Covid-19 Coronavirus

COVID-19 weekly surveillance report

The Isle of Man Government Public Health Directorate publish a weekly report which provides a summary of indicators used to understand the status of the current wave of Covid-19 in the Isle of Man.

Weekly reports can be found below, and this page is updated every Thursday with the previous weeks’ report.

The purpose of the public health surveillance report is to provide a clear and trusted data source which will help individuals, businesses and the wider community to make positive choices about how they manage the risk of COVID-19.

Whilst COVID-19 remains in our community, it is strongly advised that everyone wears a face covering when in close contact, enclosed and confined places, as well as maintaining good hygiene, increasing space and ventilation. View more information on the current guidance.

Summary of latest report (13 January 2022)

  • The current 7-day average for reported positive results is around 316

  • The current overall trend of reported positive results is decreasing

  • The effective reproduction number (Rt) was 1.04 this week

  • The snapshot census of the Hospital shows 5 patients currently admitted with a COVID positive status

Latest Updates

Due to changes in operational notifications systems to align with the Public Health Weekly Surveillance Report's methodology, the data for unconfirmed COVID deaths has been removed and will not feature in future reports. Confirmed COVID related deaths data will continue to be published.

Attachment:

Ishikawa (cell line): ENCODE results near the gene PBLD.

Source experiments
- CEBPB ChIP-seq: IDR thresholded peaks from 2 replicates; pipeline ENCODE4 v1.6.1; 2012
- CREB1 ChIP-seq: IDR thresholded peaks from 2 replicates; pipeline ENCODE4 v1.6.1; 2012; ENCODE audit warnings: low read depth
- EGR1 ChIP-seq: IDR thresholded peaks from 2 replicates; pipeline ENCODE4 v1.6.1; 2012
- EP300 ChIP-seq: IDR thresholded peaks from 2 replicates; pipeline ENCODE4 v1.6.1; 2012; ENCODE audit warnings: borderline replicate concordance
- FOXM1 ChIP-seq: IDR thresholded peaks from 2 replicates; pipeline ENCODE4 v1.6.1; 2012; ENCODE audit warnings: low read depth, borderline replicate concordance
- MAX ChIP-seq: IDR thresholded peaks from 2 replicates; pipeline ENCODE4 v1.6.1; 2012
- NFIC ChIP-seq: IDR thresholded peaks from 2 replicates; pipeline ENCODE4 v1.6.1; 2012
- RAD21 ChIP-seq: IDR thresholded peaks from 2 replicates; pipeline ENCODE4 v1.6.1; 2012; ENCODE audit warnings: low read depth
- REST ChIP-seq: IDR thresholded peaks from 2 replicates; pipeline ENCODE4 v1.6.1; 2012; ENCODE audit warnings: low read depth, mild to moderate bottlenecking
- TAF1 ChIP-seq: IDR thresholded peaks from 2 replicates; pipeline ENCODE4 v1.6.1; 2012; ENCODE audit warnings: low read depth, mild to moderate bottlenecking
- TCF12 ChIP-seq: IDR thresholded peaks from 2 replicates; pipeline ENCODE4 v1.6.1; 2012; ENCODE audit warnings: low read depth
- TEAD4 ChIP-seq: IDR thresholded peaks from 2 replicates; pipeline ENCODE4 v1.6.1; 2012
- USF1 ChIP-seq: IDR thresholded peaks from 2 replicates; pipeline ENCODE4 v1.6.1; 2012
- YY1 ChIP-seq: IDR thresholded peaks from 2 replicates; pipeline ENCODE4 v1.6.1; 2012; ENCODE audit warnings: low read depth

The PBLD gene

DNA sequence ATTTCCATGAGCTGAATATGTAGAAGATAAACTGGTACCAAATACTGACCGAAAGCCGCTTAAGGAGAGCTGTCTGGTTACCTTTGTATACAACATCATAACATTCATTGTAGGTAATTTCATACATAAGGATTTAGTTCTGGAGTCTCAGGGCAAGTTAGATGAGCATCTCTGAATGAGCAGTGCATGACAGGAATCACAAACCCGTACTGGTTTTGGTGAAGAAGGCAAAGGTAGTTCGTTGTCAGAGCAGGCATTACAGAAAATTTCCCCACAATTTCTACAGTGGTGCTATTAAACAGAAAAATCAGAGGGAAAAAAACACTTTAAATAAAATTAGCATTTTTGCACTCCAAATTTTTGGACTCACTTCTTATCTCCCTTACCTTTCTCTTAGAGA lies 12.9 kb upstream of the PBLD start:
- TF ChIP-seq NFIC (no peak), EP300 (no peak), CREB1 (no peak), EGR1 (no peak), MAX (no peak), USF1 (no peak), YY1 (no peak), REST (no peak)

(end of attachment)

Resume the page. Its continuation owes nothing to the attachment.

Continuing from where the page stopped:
This report is provided for transparency, and readers are encouraged to think carefully about the measures we each can take to prevent further spread of COVID-19.

Button weekly report 13 January 2022

What trends we expect to see over the next few months

We continue to be in a fourth wave of COVID infection, driven by the omicron variant which remains the dominant strain, accounting for the majority of our cases.

Cases have dropped this week across most age groups. To date we are not seeing spread into older age groups or significant rises in infection in children and young people following school reopening.

Case ascertainment is, of course, dependent on patterns of testing and reporting so it is likely that there are more cases than are currently notified. This caveat has applied throughout the pandemic when COVID has been transmitting on Island, although the change to LFD self-testing and self-reporting may have impacted on that to an unknown extent. However, as the majority of omicron infections are mild, case numbers per se are now a less important measure than pressure on health and care services.

We may still not have seen the full impact of changes in mixing since the end of the Christmas and New Year period so we cannot conclude that the rate of fall in number of cases, or trends by age group, will continue longer term.

Reviewed: January 2022

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